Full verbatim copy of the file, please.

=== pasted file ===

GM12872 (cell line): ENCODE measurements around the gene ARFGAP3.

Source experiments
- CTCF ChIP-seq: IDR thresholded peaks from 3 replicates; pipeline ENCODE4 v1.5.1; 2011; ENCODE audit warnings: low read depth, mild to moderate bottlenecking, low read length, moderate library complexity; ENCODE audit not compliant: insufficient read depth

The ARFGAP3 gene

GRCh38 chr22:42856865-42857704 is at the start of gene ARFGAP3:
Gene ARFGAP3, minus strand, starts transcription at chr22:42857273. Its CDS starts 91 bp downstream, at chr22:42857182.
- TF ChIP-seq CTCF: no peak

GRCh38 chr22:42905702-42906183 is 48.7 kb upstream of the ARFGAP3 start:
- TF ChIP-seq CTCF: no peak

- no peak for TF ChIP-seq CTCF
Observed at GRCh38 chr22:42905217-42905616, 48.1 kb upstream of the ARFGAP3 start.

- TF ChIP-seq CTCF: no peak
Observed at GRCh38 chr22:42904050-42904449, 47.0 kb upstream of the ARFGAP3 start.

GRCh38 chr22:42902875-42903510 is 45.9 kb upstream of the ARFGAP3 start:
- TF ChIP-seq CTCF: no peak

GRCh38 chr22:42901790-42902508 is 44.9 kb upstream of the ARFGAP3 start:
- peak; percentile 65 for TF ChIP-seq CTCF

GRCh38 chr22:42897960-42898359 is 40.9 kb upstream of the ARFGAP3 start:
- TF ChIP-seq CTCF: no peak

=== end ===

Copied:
GM12872 (cell line): ENCODE measurements around the gene ARFGAP3.

Source experiments
- CTCF ChIP-seq: IDR thresholded peaks from 3 replicates; pipeline ENCODE4 v1.5.1; 2011; ENCODE audit warnings: low read depth, mild to moderate bottlenecking, low read length, moderate library complexity; ENCODE audit not compliant: insufficient read depth

The ARFGAP3 gene

GRCh38 chr22:42856865-42857704 is at the start of gene ARFGAP3:
Gene ARFGAP3, minus strand, starts transcription at chr22:42857273. Its CDS starts 91 bp downstream, at chr22:42857182.
- TF ChIP-seq CTCF: no peak

GRCh38 chr22:42905702-42906183 is 48.7 kb upstream of the ARFGAP3 start:
- TF ChIP-seq CTCF: no peak

- no peak for TF ChIP-seq CTCF
Observed at GRCh38 chr22:42905217-42905616, 48.1 kb upstream of the ARFGAP3 start.

- TF ChIP-seq CTCF: no peak
Observed at GRCh38 chr22:42904050-42904449, 47.0 kb upstream of the ARFGAP3 start.

GRCh38 chr22:42902875-42903510 is 45.9 kb upstream of the ARFGAP3 start:
- TF ChIP-seq CTCF: no peak

GRCh38 chr22:42901790-42902508 is 44.9 kb upstream of the ARFGAP3 start:
- peak; percentile 65 for TF ChIP-seq CTCF

GRCh38 chr22:42897960-42898359 is 40.9 kb upstream of the ARFGAP3 start:
- TF ChIP-seq CTCF: no peak